The fact that we're seeing record-breaking DDOS attacks is newsworthy, but for some reason "Record breaking DDOS attacks" seems too pedestrian for editors. Especially, perhaps, technology editors who live their lives on hype.

    • by MightyYar (622222)

      People like round numbers. Go with it or die frustrated.

    • by jroc242 (1397083)
      I disagree. Link speeds often go by 10's. 10Mb, 100Mb, 1Gb, 10Gb,100Gb. A large number of ISP's currently use 100Gb backbones.. Recently Veri*** offered us a DDOS solution where when a DDOS is detected, they offload the traffic onto their network which is 100GB and therefore can handle any DDOS attack.
  • PR group for company A says that a problem that our product 'solves' is really really bad.

    Buy our product or you will be doomed.

  • Assuming most of these DDOS attacks come from from botnets; I wonder what percent of these DDOS attacks are made up of computers that were infected/compromised because they were left unpatched out in the open verses computers that were compromised because the user installed a pirated copy of some software that contained a virus or rootkit.

    Given the reports I've heard of China and many other countries pirating 90% of their software http://slashdot.org/story/11/01/21/2217248/Ballmer-Says-90-of-Chinese-Users [slashdot.org]
  • by JSBiff (87824) on Tuesday February 01, 2011 @02:15PM (#35070206) Journal

    In general, I'm not a big fan of all the proposals by ISPs to limit user traffic, cap data, etc.

    But, it seems to me that clamping down on DDoS's initiated by zombie networks would be a fabulous use of the related technologies. If the ISPs really want to cut down on traffic, start cutting off all the traffic from botnet zombies.

    I wonder if they could even, using Deep Packet Inspection, figure out what traffic was specifically from the botnet, and refuse to route that traffic, while still allowing legitimate traffic (e.g. the user browsing the web with their web browser, playing online games, sending email, etc) from the same machines.

    • by krack (121056)

      regarding your packet inspection comment, I suggest that would cost more than just soaking the DoS. Packet inspection is not cheap, especially at DDoS data rates. In fact, the inspection device would probably be the first to fail when a DoS came knocking.

    • by matty619 (630957)

      One of our ISP's here in San Diego, Cox, if it is detected that a large amount of spam, or other malicious connections are originating from your connection, will block everything and redirect any web requests to a captive portal page with instructions on how to clean your computer, and a number to call once you've done so to get your service re-activated.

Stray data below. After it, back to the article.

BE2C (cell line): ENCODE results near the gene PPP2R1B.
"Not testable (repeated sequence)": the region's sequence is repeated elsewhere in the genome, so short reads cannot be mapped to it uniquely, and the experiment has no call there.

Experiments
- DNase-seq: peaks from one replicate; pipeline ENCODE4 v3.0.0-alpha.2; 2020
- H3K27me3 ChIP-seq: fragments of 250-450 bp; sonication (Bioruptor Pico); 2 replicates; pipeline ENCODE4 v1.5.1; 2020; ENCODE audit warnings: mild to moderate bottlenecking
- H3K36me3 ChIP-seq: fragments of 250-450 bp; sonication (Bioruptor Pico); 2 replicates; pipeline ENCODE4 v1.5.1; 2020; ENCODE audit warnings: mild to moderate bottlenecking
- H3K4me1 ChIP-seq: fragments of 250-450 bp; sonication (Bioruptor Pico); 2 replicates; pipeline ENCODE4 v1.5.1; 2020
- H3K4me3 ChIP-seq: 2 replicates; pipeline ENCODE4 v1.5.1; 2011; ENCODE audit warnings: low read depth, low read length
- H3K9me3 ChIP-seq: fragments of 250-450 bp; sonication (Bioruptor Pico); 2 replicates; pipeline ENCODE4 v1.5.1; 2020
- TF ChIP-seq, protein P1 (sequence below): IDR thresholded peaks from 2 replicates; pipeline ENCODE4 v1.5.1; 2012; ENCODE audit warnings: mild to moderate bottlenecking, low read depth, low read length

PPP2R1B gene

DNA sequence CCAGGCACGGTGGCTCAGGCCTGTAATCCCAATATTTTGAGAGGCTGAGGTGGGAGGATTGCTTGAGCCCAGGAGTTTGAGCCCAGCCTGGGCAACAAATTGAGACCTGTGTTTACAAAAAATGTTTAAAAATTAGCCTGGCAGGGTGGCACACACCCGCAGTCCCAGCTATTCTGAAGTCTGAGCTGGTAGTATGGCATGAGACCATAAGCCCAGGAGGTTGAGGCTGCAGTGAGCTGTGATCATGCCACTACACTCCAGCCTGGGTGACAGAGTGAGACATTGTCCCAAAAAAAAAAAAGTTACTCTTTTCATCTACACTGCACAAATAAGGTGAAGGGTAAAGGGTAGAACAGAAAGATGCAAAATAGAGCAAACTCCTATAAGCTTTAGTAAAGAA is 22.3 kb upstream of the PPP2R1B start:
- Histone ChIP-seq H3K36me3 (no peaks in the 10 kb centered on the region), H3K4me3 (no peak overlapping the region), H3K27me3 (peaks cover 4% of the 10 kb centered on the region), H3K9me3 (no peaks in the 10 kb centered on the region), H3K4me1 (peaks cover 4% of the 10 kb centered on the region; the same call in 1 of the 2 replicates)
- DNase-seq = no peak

• Two things are interesting in the article
    1) Firewalls are an easy target since stateful inspection table can be easily overflowed
    2) Ipv6 is not something that helps the issue (I suspect the huge addressing space does no help, so is more crypto provisioning)

    The only solution I see is for web sites to have an agreement with providers in the world whereby they can request a specific IP to be blocked to route to a specific web-site (for a limited period, obviously)
    The magic should be done by means of automatic

    • by Slayer (6656)
      If these automatic block requests are in place, bad guys can and will use these to effectively get your server off the net, either by faking these requests or by forcing your server to create an overwhelming abundance of these. Let's face it: it is out gun him (i.e. put up more resources) or out smart him (use your resources more effectively). No automated tool or mechanism will be able to do that, because automated smarts work for both the attacker and the defender.
      • Requests are signed using agreed passwords between the ISP and the WEB server.
        (That means exchanging authentication tokens before the crisis)
        So, the request cannot be faked.
        (Not all ISP need to participate and also not all web server need to participate, just the biggest )

        Only a specific client can be shut off. The web server can easily identify it by TCP source IP (no dialog can happen otherwise)
        No faking is possible for the botnet, it is up to web server policies to decide when to shut a client off at the

        • In short:
          Server is already dropping the client's packets regardless.
          Server only needs to send a response to buzz off.
          Router receives the buzz off request, and simply verifies that yes, client sent a packet to the server. Block him (possibly log it, and when there are too many blocks for that client shut them off), opposed to forwarding it on to 20+ other routers, and a server that would drop it regardless. All ISPs would benefit, so it should be a mutual deal.

          Not all routers would be able to perform
  • Thanks Amazon, to the cloud my *ss!

  • Equates to my building and one of our neighboring ones. With 1 Gbps per apartment I fail to see the awe aspiring in the "accomplishment" from that perspective.
    Assuming it wasn't my neighbors who got hacked and that the world's 500 million connected households have an average of 1Mbit/s uplink capacity, the feat might be interesting from another perspective than the consumed bandwidth; being able to orchestrate 100k drones without being traced. That's pretty cool since there must have been quite a couple of